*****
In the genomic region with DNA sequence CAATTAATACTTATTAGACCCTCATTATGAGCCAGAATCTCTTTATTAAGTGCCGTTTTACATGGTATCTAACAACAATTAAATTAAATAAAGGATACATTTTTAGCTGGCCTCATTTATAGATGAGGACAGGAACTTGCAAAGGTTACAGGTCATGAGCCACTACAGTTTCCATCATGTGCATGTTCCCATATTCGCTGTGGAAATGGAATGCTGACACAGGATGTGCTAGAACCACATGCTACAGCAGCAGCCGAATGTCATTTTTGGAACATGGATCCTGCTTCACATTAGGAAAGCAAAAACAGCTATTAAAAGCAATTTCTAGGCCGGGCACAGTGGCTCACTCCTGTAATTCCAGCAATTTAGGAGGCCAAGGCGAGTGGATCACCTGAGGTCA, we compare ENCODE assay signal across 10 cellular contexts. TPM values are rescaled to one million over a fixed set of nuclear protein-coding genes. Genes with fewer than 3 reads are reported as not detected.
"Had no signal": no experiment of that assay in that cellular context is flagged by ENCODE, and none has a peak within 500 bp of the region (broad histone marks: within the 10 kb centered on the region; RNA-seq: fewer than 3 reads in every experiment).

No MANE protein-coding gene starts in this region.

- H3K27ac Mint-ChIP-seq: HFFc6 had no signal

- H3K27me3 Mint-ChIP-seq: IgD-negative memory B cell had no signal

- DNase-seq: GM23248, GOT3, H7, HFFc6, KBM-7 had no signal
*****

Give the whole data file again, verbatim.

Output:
In the genomic region with DNA sequence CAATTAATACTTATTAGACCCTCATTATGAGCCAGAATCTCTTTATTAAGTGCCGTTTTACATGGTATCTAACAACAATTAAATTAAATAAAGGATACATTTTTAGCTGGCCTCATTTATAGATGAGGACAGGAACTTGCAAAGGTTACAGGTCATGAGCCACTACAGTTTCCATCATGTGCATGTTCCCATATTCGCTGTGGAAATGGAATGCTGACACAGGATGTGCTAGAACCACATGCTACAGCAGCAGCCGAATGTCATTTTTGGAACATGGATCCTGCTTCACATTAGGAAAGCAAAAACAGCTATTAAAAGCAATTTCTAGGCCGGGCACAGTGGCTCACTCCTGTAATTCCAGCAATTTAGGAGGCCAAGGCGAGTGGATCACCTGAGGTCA, we compare ENCODE assay signal across 10 cellular contexts. TPM values are rescaled to one million over a fixed set of nuclear protein-coding genes. Genes with fewer than 3 reads are reported as not detected.
"Had no signal": no experiment of that assay in that cellular context is flagged by ENCODE, and none has a peak within 500 bp of the region (broad histone marks: within the 10 kb centered on the region; RNA-seq: fewer than 3 reads in every experiment).

No MANE protein-coding gene starts in this region.

- H3K27ac Mint-ChIP-seq: HFFc6 had no signal

- H3K27me3 Mint-ChIP-seq: IgD-negative memory B cell had no signal

- DNase-seq: GM23248, GOT3, H7, HFFc6, KBM-7 had no signal